‘I am not American’
Matt Gibson: Windsor Terrace, 2020 (CC)
Lori Tharps makes the case for capitalising black: “Black with a capital ‘B’”, she writes, “refers to a group of people whose ancestors were born in Africa, were brought to the United States against their will, spilled their blood, sweat and tears to build this nation into a world power and along the way managed to create glorious works of art, passionate music, scientific discoveries, a marvelous cuisine, and untold literary masterpieces. When a copyeditor deletes the capital “B”, they are in effect deleting the history and contributions of my people.” Unlike Tharps, though, I am not American.
My ancestors were not brought against their will to the country where I’m currently living. In fact, most black British people are now black Africans, which means recent immigrants, or the children of immigrants, from independent African nations. The particular historical relationship between the transatlantic slave trade and black Americans does not neatly apply to the contemporary black British population. Pretending that it does would be to deny the history of my people, to borrow the argot of Tharps. Black people in Britain are essentially immigrant communities — the average black American, by contrast, can trace his ancestry further back than the average white American.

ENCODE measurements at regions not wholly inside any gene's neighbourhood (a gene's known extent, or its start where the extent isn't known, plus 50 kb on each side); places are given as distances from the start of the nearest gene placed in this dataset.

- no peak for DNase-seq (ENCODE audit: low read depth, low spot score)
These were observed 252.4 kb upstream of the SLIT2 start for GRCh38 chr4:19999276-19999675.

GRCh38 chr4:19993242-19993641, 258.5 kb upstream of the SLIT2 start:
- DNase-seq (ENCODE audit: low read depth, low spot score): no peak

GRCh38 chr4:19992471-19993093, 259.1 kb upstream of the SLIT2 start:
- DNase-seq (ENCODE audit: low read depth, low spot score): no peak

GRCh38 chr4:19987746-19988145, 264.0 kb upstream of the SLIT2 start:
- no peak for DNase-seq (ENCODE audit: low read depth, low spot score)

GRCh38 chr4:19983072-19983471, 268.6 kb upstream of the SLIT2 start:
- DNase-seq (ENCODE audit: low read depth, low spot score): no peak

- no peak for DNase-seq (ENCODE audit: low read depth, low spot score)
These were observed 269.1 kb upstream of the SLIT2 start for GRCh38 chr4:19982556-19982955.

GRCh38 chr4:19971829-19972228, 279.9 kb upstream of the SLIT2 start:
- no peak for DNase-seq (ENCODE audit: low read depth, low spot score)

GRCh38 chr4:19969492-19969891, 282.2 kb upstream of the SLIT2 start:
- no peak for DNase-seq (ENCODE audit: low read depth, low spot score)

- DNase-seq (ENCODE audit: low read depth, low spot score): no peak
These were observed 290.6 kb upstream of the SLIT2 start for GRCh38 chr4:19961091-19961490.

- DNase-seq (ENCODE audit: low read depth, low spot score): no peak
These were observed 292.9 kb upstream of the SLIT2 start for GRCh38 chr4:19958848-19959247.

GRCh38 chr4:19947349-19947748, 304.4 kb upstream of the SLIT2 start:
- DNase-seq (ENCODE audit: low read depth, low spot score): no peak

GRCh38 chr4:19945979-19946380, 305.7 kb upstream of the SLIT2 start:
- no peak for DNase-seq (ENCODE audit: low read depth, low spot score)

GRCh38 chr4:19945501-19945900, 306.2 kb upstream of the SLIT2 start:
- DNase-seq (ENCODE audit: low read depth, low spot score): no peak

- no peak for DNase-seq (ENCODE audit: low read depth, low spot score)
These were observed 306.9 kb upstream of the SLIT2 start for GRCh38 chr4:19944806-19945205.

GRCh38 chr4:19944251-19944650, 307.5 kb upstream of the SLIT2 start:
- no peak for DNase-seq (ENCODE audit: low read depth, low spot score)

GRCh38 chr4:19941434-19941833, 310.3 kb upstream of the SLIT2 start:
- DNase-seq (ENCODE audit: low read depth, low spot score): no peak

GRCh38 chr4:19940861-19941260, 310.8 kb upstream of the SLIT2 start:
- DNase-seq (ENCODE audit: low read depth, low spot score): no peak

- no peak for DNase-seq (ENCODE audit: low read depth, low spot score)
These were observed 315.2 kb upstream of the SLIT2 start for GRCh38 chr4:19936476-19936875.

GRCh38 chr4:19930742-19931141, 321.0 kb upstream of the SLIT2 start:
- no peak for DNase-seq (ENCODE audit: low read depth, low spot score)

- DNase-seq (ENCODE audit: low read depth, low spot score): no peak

But in the aftermath of Floyd’s death, the catch-all framework of “Black Lives Matter” was imported to every corner of the planet, even though race relations are not the same throughout the world. They are instead mediated by a country’s unique history and culture. Now as then, insufficient attention is paid to the different contexts of the black people who do not live in America; we are simply put in the mould of black Americans.
It was bizarre, watching the majority of liberal democracies use the example of America to make sense of race in their own countries. People on the streets of central London were screaming “hands up don’t shoot”. British university students were passionately denouncing discrimination against BIPOC people — black, indigenous people of colour — without recognising that speaking for the interests of indigenous people in Britain makes one sound more like Nick Griffin than 20-year-old Molly studying History at Bristol University.